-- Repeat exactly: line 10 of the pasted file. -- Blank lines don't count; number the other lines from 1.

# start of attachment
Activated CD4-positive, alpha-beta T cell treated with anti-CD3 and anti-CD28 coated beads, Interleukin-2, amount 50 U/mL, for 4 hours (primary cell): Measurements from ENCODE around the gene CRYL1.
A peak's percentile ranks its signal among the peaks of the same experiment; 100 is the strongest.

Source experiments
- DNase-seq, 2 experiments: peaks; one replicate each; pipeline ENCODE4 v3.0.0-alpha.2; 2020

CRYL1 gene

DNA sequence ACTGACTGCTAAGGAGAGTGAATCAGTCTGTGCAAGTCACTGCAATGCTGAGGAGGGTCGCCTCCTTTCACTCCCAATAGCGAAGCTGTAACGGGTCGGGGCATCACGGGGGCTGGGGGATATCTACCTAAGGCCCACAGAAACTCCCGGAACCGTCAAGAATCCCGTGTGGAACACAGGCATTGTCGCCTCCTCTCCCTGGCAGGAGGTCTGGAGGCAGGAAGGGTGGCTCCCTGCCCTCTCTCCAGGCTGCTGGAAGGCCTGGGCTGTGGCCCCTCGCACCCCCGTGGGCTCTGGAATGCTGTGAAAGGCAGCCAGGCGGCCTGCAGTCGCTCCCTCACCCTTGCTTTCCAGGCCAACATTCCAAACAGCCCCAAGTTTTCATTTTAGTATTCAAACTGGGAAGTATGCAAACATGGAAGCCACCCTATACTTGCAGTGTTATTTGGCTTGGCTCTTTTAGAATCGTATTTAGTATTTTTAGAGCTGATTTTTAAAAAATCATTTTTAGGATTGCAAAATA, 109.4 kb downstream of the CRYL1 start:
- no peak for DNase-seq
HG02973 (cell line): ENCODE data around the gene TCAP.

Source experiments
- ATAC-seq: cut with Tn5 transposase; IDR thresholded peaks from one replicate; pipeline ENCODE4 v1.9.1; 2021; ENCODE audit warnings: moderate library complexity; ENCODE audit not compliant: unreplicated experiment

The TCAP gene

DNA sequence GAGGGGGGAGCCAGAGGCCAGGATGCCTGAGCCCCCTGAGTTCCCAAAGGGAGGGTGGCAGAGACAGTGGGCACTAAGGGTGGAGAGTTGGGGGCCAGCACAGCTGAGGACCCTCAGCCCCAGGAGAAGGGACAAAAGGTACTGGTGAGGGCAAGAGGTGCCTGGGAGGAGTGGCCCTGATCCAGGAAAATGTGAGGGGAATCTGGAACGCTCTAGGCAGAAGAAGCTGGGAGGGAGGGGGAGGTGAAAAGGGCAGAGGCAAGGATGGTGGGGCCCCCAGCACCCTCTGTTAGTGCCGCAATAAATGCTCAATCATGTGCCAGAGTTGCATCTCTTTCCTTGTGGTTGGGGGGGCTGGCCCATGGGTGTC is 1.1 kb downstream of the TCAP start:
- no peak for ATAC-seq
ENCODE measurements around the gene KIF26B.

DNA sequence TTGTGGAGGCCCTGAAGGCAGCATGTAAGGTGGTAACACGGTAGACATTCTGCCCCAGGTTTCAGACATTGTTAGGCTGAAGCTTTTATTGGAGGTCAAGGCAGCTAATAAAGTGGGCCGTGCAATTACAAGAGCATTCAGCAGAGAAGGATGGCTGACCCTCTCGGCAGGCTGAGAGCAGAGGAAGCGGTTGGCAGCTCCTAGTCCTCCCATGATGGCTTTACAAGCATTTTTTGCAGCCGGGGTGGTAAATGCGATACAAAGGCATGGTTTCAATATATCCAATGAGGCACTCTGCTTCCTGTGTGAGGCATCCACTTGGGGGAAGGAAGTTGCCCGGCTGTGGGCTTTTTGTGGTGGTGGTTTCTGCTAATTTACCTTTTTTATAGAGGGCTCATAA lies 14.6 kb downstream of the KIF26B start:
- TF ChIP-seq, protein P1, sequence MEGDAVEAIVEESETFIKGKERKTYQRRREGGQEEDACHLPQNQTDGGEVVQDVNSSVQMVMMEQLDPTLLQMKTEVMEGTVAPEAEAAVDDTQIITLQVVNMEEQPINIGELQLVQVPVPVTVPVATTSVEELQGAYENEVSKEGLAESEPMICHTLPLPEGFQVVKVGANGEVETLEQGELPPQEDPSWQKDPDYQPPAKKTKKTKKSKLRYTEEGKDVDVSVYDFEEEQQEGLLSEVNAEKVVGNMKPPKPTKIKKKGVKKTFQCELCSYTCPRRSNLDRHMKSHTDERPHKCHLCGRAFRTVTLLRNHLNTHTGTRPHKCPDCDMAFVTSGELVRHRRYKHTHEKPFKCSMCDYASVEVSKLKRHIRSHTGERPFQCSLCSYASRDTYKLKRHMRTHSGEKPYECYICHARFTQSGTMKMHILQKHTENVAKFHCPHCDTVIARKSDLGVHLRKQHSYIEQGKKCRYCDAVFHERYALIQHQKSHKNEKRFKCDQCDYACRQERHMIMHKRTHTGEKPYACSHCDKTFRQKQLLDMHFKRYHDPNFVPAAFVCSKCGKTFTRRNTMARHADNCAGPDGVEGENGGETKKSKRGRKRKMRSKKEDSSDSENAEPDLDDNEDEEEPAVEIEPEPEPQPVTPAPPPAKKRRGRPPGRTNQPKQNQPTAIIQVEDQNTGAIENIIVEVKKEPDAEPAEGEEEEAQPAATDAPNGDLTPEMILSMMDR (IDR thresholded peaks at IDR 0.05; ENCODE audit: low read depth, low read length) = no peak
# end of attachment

- ATAC-seq: cut with Tn5 transposase; IDR thresholded peaks from one replicate; pipeline ENCODE4 v1.9.1; 2021; ENCODE audit warnings: moderate library complexity; ENCODE audit not compliant: unreplicated experiment